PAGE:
Monday, April 20, 2015

On the G

Last week I had the pleasure of riding on the G - the new light rail system on Queensland's Gold Coast. It is quick, quiet, air-conditioned and very comfortable. It seems to be well supported too. I rode with shoppers, tourists, travellers with large suitcases, school children and retirees.

It isn't perfect yet. It needs to link up with the Brisbane rail system and also the Gold Coast airport and when it does it will be as good as anything in the world. It has just been announced that the G will be extended north to meet the Queensland Rail network at Helensvale - this should be relatively straight-forward and inexpensive, and could be in place for the Gold Coast Commonwealth Games in 2018. The next logical step after that would be to project the G south to Coolangatta, linking with the Gold Coast airport on the way. Because of existing infrastrucure this will be more expensive and will take longer to achieve.

There are some caveats about the G though. My mate who lives on the Gold Coast pointed out the years of disruption to traffic, noise and general inconvenience incurred in the construction phase. Some businesses were extremely badly affected by the alteration of vehicle and pedestrian routes through the Gold Coast. Also, there is no doubt that there is a huge startup capital cost for infrastructure of this magnitude.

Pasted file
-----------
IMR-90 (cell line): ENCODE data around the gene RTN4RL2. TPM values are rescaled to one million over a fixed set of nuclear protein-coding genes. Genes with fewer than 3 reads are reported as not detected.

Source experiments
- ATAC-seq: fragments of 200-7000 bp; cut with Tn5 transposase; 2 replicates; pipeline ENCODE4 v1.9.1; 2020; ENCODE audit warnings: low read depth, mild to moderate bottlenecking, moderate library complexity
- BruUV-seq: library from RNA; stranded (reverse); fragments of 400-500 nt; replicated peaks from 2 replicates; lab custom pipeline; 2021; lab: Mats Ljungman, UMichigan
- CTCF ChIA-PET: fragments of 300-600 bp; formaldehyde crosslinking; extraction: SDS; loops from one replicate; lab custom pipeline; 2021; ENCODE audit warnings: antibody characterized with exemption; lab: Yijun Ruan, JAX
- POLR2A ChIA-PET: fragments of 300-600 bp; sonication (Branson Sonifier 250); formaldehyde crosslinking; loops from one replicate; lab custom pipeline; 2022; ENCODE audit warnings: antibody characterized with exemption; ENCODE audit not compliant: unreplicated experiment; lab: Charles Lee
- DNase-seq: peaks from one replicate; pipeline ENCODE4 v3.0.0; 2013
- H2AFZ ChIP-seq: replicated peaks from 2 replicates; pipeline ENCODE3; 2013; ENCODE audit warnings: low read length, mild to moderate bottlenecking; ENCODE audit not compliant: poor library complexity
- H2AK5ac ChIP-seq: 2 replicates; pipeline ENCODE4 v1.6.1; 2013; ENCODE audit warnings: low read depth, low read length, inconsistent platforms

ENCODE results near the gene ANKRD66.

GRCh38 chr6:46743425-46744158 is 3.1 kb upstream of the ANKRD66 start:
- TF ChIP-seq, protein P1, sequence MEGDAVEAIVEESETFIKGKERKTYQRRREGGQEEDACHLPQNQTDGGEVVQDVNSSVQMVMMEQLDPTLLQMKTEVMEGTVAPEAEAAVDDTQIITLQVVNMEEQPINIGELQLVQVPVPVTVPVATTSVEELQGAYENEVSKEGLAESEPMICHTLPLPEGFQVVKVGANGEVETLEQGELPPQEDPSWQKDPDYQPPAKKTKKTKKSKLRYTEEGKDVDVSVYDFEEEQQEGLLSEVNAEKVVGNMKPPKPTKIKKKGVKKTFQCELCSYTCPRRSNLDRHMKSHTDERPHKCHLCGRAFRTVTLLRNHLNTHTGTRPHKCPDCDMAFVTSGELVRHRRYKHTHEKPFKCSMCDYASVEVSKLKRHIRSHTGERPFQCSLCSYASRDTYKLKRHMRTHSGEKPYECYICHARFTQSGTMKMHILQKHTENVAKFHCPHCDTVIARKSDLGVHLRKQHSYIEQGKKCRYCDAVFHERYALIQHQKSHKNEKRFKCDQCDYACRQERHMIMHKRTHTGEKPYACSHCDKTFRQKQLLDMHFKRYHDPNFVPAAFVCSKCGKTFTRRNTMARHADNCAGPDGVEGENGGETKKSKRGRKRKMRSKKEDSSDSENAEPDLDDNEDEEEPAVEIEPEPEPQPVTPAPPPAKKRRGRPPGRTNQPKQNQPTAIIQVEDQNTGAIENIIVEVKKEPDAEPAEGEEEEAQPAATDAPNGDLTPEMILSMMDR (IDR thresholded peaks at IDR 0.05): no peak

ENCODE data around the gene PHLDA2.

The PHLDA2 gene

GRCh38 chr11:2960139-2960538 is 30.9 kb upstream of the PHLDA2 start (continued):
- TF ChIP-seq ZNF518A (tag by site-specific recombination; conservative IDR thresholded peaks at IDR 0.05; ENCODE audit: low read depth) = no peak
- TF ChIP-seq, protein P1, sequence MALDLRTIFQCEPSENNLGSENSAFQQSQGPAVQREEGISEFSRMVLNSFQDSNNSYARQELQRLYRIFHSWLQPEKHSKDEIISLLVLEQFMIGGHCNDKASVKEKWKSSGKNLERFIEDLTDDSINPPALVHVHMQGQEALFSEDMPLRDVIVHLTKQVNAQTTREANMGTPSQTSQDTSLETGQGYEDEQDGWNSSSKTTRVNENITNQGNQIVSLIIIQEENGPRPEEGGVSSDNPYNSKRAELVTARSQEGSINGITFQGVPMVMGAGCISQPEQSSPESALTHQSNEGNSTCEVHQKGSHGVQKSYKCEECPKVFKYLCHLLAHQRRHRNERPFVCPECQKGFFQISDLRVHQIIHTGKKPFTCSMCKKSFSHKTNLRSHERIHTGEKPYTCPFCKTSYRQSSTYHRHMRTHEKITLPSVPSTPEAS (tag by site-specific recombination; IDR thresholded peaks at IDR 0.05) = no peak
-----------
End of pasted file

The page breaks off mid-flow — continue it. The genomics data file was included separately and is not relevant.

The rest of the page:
Unfortunately (but predictably) this encounter left me nostalgic for Brisbane trams, even though they haven't been around since April 1969 except at the tramway museum at Ferny Grove.

Over the years there has been various attempts to resurrect trams here. I would hate to think how much has been spent on feasibility studies initiated by the different levels of government. Every time there is a change of government (happens all too frequently these days) the new people ditch all previous studies and institute their own. The latest was the BaT Tunnel that was promoted by the previous LNP state government that would have sent buses and trains through a tunnel under the river - it has now been tossed out by the incoming Labor government who want to come up with their own proposal. Although the BaT Tunnel project didn't include trams, it may have freed up public transport enough to consider them down the track (sorry!).

But I like to dream. Imagine having trams back again.

Naturally they would have to be separated from the rest of the traffic somehow. The original Brisbane trams required cars to stop every time the tram pulled up at a tram stop unless there was a safety zone - a recipe for disaster in today's heavy traffic. But the pay-off would be that many of those motorists might use more convenient public transport.


1 comment:

  1. How can a modern city, concerned about adequate public transport and petrol pollution, take out its trams? And how can a modern city not put them back?

    Your new light rail system wil be awesome.


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